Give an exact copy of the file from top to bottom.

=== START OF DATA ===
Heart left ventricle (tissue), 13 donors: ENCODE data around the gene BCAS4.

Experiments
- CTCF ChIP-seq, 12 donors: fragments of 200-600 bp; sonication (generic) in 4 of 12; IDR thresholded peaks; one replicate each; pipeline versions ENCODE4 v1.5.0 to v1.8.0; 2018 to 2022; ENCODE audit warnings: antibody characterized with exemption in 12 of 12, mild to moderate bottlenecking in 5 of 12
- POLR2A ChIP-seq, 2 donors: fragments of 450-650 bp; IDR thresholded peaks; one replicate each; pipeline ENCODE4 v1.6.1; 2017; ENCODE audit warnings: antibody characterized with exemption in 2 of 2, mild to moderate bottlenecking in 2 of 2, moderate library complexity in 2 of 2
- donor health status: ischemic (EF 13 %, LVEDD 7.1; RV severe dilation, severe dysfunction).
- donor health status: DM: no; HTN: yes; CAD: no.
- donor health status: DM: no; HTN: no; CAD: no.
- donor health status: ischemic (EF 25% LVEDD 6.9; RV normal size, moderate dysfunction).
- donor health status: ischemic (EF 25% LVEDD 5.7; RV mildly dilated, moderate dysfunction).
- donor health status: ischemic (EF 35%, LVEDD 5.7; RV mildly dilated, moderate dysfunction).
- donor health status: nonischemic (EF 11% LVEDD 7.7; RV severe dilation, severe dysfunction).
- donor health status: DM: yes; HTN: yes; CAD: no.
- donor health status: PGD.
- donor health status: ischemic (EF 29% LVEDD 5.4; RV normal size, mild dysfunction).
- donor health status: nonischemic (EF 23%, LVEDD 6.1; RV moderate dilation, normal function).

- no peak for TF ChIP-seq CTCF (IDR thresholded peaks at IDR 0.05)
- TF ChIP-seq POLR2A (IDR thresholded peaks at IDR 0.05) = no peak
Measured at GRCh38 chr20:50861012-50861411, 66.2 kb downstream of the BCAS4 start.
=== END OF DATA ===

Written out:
Heart left ventricle (tissue), 13 donors: ENCODE data around the gene BCAS4.

Experiments
- CTCF ChIP-seq, 12 donors: fragments of 200-600 bp; sonication (generic) in 4 of 12; IDR thresholded peaks; one replicate each; pipeline versions ENCODE4 v1.5.0 to v1.8.0; 2018 to 2022; ENCODE audit warnings: antibody characterized with exemption in 12 of 12, mild to moderate bottlenecking in 5 of 12
- POLR2A ChIP-seq, 2 donors: fragments of 450-650 bp; IDR thresholded peaks; one replicate each; pipeline ENCODE4 v1.6.1; 2017; ENCODE audit warnings: antibody characterized with exemption in 2 of 2, mild to moderate bottlenecking in 2 of 2, moderate library complexity in 2 of 2
- donor health status: ischemic (EF 13 %, LVEDD 7.1; RV severe dilation, severe dysfunction).
- donor health status: DM: no; HTN: yes; CAD: no.
- donor health status: DM: no; HTN: no; CAD: no.
- donor health status: ischemic (EF 25% LVEDD 6.9; RV normal size, moderate dysfunction).
- donor health status: ischemic (EF 25% LVEDD 5.7; RV mildly dilated, moderate dysfunction).
- donor health status: ischemic (EF 35%, LVEDD 5.7; RV mildly dilated, moderate dysfunction).
- donor health status: nonischemic (EF 11% LVEDD 7.7; RV severe dilation, severe dysfunction).
- donor health status: DM: yes; HTN: yes; CAD: no.
- donor health status: PGD.
- donor health status: ischemic (EF 29% LVEDD 5.4; RV normal size, mild dysfunction).
- donor health status: nonischemic (EF 23%, LVEDD 6.1; RV moderate dilation, normal function).

- no peak for TF ChIP-seq CTCF (IDR thresholded peaks at IDR 0.05)
- TF ChIP-seq POLR2A (IDR thresholded peaks at IDR 0.05) = no peak
Measured at GRCh38 chr20:50861012-50861411, 66.2 kb downstream of the BCAS4 start.